Richard Stallman in Gnu’s Bulletin Vol. 1 No. 1, February 1986:
There are plenty of ways that programmers could make a living without selling the right to use a program. This way is customary now because it brings programmers and businessmen the most money, not because it is the only way to make a living. It is easy to find other ways if you want to find them. Here are a number of examples.
A manufacturer introducing a new computer will pay for the porting of operating systems onto the new hardware.
The sale of teaching, hand-holding and maintenance services could also employ programmers.
People with new ideas could distribute programs as freeware, asking for donations from satisfied users, or selling hand-holding services. I have met people who are already working this way successfully.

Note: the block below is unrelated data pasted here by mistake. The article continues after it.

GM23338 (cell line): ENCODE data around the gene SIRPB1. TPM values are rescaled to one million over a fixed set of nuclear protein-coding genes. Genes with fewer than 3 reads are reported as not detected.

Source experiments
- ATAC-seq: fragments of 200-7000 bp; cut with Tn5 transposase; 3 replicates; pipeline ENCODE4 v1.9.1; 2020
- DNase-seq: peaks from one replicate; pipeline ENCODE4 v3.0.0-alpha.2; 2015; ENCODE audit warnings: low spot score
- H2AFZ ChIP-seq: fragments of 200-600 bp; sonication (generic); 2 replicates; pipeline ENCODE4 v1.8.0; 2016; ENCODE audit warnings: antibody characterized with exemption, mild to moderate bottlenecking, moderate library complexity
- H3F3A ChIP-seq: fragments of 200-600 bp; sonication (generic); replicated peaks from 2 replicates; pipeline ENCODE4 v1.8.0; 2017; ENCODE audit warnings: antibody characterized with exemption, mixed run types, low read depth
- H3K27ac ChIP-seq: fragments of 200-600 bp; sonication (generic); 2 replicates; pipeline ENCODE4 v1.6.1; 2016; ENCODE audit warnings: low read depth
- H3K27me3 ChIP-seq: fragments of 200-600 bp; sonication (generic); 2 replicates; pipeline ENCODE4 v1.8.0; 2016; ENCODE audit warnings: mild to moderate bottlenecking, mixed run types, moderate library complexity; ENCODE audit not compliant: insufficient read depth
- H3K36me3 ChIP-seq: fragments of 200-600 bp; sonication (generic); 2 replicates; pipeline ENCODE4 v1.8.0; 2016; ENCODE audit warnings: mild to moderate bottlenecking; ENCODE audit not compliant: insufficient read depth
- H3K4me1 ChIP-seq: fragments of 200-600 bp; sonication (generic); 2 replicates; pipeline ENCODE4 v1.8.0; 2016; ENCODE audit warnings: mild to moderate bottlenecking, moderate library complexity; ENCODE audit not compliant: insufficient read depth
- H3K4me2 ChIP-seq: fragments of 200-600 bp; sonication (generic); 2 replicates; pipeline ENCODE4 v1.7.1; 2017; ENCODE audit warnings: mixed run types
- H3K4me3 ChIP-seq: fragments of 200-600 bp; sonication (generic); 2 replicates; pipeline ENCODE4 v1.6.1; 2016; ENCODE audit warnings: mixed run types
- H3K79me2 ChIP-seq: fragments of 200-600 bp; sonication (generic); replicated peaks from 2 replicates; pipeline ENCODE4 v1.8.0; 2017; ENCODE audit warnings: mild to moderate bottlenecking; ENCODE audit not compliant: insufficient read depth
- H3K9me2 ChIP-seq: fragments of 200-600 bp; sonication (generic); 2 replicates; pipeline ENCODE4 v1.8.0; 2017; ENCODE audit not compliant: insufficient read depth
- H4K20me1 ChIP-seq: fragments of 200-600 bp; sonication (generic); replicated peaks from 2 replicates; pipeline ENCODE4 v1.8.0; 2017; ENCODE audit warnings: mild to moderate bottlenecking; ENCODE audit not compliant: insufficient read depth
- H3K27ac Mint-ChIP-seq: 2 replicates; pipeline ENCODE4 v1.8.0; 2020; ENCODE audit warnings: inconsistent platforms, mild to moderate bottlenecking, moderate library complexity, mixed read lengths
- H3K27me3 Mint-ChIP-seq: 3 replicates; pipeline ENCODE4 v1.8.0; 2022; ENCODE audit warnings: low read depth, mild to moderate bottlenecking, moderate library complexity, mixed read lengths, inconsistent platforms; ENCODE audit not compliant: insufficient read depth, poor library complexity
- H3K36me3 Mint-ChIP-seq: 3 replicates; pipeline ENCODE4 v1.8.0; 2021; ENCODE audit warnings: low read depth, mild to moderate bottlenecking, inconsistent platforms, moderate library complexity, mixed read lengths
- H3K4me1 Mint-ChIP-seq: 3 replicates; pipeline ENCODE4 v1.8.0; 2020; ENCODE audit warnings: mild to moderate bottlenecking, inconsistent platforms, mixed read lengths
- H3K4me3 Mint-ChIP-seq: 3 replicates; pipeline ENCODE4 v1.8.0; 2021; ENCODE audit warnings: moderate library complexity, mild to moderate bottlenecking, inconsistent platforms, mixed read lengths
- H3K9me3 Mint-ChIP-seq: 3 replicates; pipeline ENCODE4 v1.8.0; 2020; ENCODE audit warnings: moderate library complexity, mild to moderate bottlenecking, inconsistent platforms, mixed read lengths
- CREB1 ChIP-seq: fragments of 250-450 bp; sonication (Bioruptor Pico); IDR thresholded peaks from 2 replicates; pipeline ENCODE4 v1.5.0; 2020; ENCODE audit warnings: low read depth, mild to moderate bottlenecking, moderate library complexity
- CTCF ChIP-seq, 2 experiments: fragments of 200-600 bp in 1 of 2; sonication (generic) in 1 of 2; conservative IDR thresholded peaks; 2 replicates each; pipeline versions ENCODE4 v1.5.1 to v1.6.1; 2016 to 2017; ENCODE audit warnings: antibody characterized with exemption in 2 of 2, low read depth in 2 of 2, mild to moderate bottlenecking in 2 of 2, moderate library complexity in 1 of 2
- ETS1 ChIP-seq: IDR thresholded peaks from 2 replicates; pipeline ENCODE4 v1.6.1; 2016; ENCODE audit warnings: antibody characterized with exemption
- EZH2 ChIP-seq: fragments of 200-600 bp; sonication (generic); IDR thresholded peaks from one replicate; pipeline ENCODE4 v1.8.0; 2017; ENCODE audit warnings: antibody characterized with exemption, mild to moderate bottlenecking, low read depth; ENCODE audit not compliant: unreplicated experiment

Users with related needs can form users’ groups, and pay dues. A group would contract with programming companies to write programs that the group’s members would like to use.
In the intervening twentysomething years much practical experience has been gained, evidenced by large businesses employing many programmers following these models. Well, except for the last one, which has turned out to be insignificant so far, though perhaps there remains lots of experimentation before it plays out.
What the above misses is that most software is not created for licensing (commercial or public) and most programmers’ jobs do not depend on licensing, much as most musicians are not in the pay of the recorded music distribution business.